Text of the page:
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Old 07-23-2011, 12:29 AM   #2
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Join Date: Mar 2011
Location: Three Rivers Station, Meekatharra
Posts: 70

cont from above...

Allan Savory, in his laconic way, makes it all sound elementary. "All we've done really is make the rainfall more effective." Parched and unproductive regions throughout the world are not necessarily suffering from less rain, he says. The problem is that the water leaves too quickly, through runoff or evaporation from bare soil. Water needs to infiltrate and remain in the soil, entering the stream and river system, and leave only through plant growth or by entering aquifers. "All of this we're doing with the livestock," says Savory. "We keep operating on sound scientific principle, enhancing the organic matter and porosity of the soil, and keeping water in the system."

The key to improving water conditions lies in the carbon cycle. In Savory's words, "The fate of carbon and water tend to follow each other." Carbon in the soil acts as a giant sponge, keeping rain water in the ground rather than allowing it to stream off. "Every one-percent increase in soil carbon holds an additional 60,000 gallons of water per acre," says Steven Apfelbaum, founder of Applied Ecological Services, Inc., a landscape-restoration company based in Brodhead, Wisconsin. "This means reduced erosion and sedimentation and downstream flooding."

Desertification—and associated problems such as flooding, wildfires, and water shortages—can be seen as a symptom of the carbon cycle gone awry, says Savory. In the same way that plants need animals, as seen in the relationship between ruminants and grasses, soil needs plants. "For soil to form, it needs to be living, and to be living, soil needs to be covered," says Australian scientist Christine Jones. Without a cover of plants in various stages of growth and decomposition, much of the carbon oxidizes and enters the atmosphere as CO2.

So soil carbon has huge implications for climate change. Rattan Lal, Distinguished Professor of soil science in the School of Environment and Natural Resources at Ohio State University, estimates that soil-carbon restoration can potentially store about one billion tons of atmospheric carbon per year. This means that the soil could effectively offset around one-third of human-generated emissions annually absorbed in the atmosphere. Building soil carbon would also enhance food production; and, because carbon-rich soil holds significantly more water than its dried-out counterpart, it would help to secure watersheds and protect against flooding and drought.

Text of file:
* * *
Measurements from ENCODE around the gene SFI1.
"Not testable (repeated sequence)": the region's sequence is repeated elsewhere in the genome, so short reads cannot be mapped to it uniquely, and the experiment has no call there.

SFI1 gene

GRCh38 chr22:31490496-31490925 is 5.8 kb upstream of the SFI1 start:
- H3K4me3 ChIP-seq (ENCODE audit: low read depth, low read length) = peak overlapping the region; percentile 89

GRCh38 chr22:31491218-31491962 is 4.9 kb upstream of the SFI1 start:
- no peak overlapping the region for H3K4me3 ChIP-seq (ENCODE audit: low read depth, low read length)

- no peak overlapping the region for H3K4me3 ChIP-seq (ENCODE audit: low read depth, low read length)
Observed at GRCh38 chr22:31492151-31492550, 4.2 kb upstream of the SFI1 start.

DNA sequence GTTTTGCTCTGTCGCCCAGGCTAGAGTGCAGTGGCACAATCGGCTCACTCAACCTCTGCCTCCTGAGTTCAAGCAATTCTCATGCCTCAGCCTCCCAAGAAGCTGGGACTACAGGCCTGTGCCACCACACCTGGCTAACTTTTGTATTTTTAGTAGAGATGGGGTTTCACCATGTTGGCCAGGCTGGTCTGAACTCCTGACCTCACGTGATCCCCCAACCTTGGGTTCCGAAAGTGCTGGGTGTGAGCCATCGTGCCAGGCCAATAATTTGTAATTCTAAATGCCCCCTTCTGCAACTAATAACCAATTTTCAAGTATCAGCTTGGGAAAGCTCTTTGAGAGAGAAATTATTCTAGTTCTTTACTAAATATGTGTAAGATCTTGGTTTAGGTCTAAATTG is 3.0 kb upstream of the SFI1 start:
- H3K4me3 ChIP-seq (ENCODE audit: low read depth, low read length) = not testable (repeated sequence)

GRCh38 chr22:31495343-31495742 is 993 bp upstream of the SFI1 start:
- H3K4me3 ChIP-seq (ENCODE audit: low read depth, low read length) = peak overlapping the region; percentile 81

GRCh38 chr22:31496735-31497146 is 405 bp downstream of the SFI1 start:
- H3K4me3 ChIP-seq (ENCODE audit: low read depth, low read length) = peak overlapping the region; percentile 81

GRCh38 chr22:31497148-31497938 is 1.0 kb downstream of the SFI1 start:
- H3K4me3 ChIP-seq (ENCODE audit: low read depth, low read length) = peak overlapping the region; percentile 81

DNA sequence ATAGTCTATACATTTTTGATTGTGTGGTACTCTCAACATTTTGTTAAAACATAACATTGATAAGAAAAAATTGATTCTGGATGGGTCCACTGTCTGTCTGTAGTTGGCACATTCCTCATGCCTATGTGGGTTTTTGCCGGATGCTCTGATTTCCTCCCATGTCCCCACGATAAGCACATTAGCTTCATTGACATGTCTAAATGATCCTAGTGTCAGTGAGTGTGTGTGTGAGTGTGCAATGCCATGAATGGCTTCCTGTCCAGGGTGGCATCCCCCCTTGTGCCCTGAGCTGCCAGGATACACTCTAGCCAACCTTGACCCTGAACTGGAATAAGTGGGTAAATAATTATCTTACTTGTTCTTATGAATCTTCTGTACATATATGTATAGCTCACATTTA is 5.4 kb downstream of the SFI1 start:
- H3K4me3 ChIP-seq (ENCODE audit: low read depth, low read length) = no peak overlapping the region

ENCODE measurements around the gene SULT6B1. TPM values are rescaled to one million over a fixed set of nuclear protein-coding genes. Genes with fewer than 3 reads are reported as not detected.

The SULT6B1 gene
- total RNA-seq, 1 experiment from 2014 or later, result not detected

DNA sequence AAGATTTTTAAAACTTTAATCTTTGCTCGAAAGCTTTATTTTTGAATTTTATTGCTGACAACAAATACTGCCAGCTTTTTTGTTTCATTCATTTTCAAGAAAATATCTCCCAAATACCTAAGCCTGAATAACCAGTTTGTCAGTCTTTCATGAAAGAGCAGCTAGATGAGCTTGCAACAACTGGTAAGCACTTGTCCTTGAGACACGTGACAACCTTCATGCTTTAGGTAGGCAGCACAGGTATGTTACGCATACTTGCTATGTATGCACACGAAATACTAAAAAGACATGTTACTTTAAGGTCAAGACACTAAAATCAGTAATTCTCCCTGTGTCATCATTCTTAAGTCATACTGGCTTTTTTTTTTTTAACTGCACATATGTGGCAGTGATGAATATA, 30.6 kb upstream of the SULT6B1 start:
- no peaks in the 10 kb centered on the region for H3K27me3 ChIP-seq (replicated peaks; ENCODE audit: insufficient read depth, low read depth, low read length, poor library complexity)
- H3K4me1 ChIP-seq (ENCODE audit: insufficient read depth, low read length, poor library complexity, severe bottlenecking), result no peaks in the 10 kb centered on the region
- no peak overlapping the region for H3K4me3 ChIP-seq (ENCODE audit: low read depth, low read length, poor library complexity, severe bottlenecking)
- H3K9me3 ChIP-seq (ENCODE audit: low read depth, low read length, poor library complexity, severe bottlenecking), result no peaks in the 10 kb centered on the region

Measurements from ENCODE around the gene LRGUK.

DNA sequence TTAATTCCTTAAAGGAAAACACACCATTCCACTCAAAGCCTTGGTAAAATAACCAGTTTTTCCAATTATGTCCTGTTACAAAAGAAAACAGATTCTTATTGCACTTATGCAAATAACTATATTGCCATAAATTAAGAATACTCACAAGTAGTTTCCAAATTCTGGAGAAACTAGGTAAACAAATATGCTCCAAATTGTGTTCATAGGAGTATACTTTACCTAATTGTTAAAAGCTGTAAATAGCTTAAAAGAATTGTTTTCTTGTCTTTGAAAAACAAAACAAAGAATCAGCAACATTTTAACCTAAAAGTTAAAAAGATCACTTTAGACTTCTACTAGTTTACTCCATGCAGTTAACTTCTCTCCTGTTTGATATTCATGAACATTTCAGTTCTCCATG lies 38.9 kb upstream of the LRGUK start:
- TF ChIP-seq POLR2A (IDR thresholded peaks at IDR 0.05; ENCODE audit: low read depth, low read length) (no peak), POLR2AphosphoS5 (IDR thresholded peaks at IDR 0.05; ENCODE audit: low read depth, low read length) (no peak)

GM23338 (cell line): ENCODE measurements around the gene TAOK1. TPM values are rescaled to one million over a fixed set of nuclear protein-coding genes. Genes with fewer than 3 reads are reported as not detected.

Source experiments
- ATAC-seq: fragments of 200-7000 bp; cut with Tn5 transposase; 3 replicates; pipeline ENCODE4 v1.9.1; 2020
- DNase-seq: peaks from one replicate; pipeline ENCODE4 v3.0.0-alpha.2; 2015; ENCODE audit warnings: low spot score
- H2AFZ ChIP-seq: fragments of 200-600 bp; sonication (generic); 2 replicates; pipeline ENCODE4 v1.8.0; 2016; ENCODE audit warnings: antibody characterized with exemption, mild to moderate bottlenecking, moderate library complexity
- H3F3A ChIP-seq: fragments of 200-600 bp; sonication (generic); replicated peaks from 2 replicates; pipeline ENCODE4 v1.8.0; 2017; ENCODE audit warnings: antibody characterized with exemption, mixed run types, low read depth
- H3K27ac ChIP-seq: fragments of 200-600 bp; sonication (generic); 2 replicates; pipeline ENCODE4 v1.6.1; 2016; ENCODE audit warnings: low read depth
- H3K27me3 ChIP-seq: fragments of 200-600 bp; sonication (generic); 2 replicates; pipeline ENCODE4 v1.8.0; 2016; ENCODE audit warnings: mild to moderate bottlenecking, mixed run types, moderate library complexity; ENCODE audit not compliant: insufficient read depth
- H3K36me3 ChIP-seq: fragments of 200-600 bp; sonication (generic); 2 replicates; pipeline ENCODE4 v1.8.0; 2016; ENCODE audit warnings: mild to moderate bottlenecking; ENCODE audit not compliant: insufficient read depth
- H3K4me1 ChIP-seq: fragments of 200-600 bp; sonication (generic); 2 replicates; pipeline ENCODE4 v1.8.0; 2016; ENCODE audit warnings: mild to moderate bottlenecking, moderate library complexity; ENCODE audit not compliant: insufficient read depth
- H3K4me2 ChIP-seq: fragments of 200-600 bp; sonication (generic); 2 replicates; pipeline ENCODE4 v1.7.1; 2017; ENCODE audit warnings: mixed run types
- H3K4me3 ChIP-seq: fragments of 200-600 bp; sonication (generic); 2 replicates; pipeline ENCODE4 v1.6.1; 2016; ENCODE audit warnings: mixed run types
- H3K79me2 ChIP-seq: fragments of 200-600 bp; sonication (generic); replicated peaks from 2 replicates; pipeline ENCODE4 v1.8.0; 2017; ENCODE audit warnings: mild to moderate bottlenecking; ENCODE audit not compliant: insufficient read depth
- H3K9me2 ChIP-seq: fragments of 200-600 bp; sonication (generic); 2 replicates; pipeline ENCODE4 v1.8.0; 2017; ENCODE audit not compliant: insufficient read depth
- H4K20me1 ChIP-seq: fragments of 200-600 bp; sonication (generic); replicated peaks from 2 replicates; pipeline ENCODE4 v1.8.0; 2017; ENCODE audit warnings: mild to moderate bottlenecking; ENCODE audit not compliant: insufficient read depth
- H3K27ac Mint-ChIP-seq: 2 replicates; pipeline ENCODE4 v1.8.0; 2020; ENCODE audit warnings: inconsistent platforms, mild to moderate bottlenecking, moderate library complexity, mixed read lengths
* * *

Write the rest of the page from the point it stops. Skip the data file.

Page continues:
"I teach my students that the goal [in agriculture] is to produce a positive carbon budget: the amount of carbon returned to the land should be more than the amount that is leaving the land," says Lal, noting that soil-carbon levels worldwide are dropping wherever extractive farming is practiced. He says much of Africa, Asia, and parts of Central Asia have soils which contain as little as 0.1 percent carbon, whereas the minimum for functionality is 1.5 percent to two percent. Savory's model, he says, offers valuable insight on how to increase soil-carbon levels and therefore increase fertility.

Despite his evident successes, Savory still occupies an equivocal position in the ranching and agricultural world. His methods have stirred surprising passions not only among farmers and ranchers who have used them with success but also among skeptics and detractors, who have called them "hocus-pocus" and "more religious belief than science." Savory himself has been likened to "the Wizard of Oz"—big on fanfare, empty of real ideas.